I had embarked on money-making schemes before, usually with my best friend, Norrie – he was always Hutch and I was always Starsky when we played Starsky&Hutch – he looked more like David Soul than I looked like Paul Michael Glazer, but I looked more like Starsky than Norrie’s brother looked like Huggy Bear that’s for sure!

We would skid over car-bonnets (usually later at night, and only over cars with disabled stickers on them because we knew that, at least if we were spotted doing it, there was no danger we’d get caught in the ensuing chase!), and obviously we didn’t have a Gran Torino so we used Skateboards.Gran Torino

We were big fans of ‘Action’ (http://www.sevenpennynightmare.co.uk/) a super-violent, super-cool comic, which had a character called Hook-Jaw, a Great White shark with a grudge against humans, one of whom had left it with the eponymous hook sticking out of its jaw after a fishing-trip that went tits-up.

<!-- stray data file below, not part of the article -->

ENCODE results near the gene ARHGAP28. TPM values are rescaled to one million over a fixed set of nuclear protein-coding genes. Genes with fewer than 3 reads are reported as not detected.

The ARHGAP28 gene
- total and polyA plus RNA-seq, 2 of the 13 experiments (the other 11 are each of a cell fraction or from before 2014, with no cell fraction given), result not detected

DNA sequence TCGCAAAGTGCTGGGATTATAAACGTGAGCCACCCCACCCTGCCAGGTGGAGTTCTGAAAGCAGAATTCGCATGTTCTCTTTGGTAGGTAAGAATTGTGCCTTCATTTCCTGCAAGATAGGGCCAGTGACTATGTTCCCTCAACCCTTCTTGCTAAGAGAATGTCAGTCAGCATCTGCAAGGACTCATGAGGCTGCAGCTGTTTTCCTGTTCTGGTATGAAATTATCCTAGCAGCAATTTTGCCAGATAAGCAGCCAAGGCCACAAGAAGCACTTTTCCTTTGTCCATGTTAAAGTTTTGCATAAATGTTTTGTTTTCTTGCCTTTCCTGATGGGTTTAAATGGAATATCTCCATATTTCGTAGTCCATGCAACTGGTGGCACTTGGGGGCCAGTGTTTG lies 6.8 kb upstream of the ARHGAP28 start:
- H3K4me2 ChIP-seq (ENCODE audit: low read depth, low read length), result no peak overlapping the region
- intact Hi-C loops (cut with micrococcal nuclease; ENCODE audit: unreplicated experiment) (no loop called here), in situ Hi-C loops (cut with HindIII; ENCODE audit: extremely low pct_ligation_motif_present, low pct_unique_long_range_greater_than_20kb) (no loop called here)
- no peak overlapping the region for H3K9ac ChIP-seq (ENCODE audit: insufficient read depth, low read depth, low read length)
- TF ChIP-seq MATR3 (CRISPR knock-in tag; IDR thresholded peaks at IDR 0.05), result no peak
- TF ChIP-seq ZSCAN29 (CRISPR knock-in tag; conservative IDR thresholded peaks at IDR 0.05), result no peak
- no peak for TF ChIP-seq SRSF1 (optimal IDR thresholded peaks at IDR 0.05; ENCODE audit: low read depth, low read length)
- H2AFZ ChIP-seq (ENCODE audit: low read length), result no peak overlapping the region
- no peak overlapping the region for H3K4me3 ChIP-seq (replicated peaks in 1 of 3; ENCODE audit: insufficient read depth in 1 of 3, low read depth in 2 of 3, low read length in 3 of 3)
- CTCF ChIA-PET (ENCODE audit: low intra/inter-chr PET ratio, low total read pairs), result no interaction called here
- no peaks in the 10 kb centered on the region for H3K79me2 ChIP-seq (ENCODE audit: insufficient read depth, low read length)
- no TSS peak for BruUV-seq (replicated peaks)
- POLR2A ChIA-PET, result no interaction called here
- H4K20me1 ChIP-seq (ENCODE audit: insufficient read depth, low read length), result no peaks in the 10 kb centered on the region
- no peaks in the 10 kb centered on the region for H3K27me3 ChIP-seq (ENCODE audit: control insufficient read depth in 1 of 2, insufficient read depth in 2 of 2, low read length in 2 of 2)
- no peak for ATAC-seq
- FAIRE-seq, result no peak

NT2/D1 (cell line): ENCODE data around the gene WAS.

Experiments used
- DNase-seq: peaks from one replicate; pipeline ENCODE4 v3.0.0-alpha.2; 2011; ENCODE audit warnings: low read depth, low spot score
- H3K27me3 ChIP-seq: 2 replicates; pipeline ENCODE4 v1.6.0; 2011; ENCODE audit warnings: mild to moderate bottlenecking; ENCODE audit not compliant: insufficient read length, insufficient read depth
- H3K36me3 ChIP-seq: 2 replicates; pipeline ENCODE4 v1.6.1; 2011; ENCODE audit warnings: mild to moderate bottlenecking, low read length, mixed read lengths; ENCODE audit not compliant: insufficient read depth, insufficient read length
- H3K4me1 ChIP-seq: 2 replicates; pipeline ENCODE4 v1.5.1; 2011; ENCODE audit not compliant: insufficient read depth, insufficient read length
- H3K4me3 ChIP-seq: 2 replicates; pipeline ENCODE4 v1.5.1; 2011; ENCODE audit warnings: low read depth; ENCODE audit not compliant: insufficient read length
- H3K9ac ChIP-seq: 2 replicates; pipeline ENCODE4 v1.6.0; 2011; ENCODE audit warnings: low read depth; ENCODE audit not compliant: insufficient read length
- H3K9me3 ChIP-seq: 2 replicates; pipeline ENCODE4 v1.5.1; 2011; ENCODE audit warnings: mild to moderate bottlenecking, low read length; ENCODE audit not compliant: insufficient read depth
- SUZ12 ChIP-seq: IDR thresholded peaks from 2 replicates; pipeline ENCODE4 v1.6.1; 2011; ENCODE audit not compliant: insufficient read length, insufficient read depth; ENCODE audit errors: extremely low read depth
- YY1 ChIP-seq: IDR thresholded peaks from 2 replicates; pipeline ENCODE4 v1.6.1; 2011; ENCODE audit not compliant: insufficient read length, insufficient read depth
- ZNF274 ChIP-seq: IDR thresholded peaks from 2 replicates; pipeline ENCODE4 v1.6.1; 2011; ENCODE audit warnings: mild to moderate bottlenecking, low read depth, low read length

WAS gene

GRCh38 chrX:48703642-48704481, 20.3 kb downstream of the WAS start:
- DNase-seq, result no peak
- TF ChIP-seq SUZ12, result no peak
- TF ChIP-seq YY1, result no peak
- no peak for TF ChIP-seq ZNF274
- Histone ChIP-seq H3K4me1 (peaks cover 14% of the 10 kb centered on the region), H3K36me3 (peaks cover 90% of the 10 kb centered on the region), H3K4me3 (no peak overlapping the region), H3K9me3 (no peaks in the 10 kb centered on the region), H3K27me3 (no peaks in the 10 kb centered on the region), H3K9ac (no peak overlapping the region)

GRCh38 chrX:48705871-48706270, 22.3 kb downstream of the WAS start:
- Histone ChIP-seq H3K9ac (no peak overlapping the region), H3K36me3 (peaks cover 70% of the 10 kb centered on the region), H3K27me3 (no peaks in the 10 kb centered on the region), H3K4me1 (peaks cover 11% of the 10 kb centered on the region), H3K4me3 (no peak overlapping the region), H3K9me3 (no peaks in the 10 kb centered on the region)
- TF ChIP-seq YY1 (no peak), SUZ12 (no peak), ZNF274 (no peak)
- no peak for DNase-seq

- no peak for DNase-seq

So in 1976, driven by the love of gore and the need for cash, Norrie and I created a comic of our own, with our very own killer shark called, I think, Killer Shark – we were nothing if not direct – and filled its pages with a lot of blood, severed limbs and Action-derived storylines. It ran for two issues, both bought by a school-friend called Callum who had more money than sense, before we got a bit bored of the labour-intensive nature of the business and moved on to something else.HookJaw

We made the princely sum of 10p if I remember rightly, which was enough to get us some sweets. Not really enough to scare Rupert Murdoch, but we were chuffed.